There was no damage to the car, but what about the deer? If it were dead, I would had dragged it from the road and been on my way, but this was more complicated. I called 911 and waited patiently with the deer. A couple of cars went by and I waved them away from the injured animal. My wife yelled to me from the car, “Watch out for bears!”

Bears? Yes, she figured that bears would emerge from the woods next, summoned like sharks by the scent of blood and prospect of an easy meal. Fortunately, two sheriff’s deputies arrived before the bears. They took down my information and sent me on my way, saying they’d put the animal down after we left.

I wonder sometimes if natural selection will someday bring us deer that are wise to cars, animals smart enough to stop and wait at the edge of the road and look both ways before crossing. Then we can blame them for being hit, and not ourselves.

Note: I have a picture of the deer here if you’re curious; it’s not gory, just sad.

Blast Zone

The derelict Wellington Hotel Annex is going to be demolished tomorrow and it’s probably the most exciting thing to happen in Albany since Henry Hudson stepped off the Half Moon in 1609.

They’re going to blow the place up in a controlled implosion that was originally scheduled for Thursday, August 22 — in the middle of a work day. The Thursday blast date had a very casual feel to it, sort of like, “Hey, no problem, we’re just blowing up an 11 story building.”

So, what I want to know is what’s different now, because Albany has set up an exclusion zone surrounding the Wellington, closing every street in or out.

implosion

Imposion street closings

Just to clarify, on Thursday it was OK to have thousands of people in the surrounding offices, but on Saturday we have to close every street. Puzzling.

UPDATED: In case you didn’t see it, here’s video of the big eveng from All Over Albany.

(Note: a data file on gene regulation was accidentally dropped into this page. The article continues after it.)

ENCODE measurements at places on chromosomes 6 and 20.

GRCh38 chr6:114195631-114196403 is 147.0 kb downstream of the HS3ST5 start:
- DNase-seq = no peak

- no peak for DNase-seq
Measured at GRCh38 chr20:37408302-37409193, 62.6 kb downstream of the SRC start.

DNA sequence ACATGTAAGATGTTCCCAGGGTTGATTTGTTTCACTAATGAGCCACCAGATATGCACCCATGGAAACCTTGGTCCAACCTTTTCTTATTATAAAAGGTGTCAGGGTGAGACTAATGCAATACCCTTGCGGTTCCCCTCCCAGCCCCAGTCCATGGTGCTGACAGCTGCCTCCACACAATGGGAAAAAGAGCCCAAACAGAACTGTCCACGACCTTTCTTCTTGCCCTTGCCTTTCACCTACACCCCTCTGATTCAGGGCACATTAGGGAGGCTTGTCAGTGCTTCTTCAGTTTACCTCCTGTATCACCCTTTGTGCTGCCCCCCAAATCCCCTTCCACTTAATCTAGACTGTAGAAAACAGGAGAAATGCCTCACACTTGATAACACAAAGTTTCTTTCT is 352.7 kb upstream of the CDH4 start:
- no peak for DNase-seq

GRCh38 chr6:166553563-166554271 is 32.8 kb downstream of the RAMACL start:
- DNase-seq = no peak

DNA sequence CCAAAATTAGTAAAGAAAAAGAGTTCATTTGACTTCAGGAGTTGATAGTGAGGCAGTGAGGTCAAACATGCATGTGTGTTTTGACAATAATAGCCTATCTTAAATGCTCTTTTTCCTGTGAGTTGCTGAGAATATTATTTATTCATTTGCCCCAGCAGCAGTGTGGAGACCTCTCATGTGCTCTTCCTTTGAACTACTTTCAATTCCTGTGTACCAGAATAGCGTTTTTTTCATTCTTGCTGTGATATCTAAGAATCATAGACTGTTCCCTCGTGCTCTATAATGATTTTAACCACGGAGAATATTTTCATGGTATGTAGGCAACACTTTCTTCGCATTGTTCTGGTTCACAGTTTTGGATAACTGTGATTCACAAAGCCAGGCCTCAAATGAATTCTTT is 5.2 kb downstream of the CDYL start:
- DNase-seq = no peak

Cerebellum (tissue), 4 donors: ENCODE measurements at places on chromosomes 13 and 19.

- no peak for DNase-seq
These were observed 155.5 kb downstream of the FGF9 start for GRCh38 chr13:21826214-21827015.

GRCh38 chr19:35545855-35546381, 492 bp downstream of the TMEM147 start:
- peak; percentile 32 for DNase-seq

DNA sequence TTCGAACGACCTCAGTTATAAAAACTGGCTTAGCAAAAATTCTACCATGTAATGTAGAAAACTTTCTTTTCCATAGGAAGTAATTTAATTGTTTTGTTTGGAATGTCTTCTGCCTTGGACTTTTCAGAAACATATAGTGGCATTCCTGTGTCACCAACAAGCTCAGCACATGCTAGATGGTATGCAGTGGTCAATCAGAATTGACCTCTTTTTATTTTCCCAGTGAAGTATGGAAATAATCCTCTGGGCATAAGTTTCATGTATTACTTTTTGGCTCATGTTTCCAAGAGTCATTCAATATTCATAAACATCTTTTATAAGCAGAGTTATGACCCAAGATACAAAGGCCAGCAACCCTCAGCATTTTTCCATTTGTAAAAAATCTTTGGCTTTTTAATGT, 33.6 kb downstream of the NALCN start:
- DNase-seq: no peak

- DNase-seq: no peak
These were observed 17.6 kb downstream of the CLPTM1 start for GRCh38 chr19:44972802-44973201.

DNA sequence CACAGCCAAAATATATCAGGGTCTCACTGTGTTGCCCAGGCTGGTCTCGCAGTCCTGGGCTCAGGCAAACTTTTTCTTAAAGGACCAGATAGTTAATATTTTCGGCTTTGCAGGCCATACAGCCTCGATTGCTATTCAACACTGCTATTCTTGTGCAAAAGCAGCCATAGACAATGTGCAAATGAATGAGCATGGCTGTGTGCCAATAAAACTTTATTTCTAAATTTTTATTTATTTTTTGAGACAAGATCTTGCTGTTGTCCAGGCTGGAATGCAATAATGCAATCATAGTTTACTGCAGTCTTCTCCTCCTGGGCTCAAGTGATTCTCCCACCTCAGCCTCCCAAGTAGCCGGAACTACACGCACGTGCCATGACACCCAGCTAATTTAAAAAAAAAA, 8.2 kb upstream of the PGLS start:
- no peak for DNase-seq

Wellington implosion from All Over Albany on Vimeo.

The Horses Are on the Track

Nothing quite compares to the mediagasm surrounding Saratoga every summer — and it’s not unjustified. The racing season is the only world class sporting event we have around here and the whole culture surrounding it is a big deal.

Who could blame TV stations for committing huge resources to live broadcasts or newspapers for literally wrapping every edition in Saratoga coverage?

But over the weekend we saw something unusual: a piece from Times Union columnist Chris Churchill calling out the racing industry on animal abuse and doping. He says that all it would take is a documentary like Blackfish to blow some of the shine off of Saratoga. This was one of the few times a local media outlet has done anything less than a glowing story about the track and racing.

Nobody wants to spoil the party, do they — but If you’d like to see what damaging reporting about racing looks like, see the devastating series Breakdown in the New York Times.

Being imperfect, I still enjoy going to the track and spending money. For the record, I also continue to love the NFL, even though I know the truth about how it sometimes wrecks the players. I just can’t help it.

So, don’t expect to see a lot of negative stories about racing around here. Not as long as it’s front page news and there’s money to be made.

True South

We visited North Carolina last week to see my son graduate from Marine infantry training. He is now qualified as a machine gunner, which means I can probably trust him with the lawnmower.

It’s always interesting to go down south; here are a couple of observations from the trip:

Shark Week

One of the things I enjoyed on Emerald Isle was going for an early morning swim after my run. By early, I mean before 6am, so it was still relatively dark. It was a great way to start the day — and fortunately I enjoyed it before the beginning of shark week on Discovery. Did you know that sharks love to feed at dawn. Neither did I.

Smokes

There’s always been a tiny part of me that still craves a cigarette — and this was never stronger that when I saw that you can get a pack of Marlboros in North Carolina for only $4.50. It’s unfair that New Yorkers pay twice that amount for a pack of cigarettes. Is the cost really a deterrent to smoking? I’m not convinced. The smoking rate in North Carolina is less than three percent higher than in the Empire State.

All Y’all

The people down there are noticeably friendlier and more polite. Even the little children at Waffle House address the waitress with “Yes, ma’am” and “No, ma’am.”  It may not be genuine, just a case of people who have learned better manners, but I’ll take it.

Foto Friday

Lewis County, NY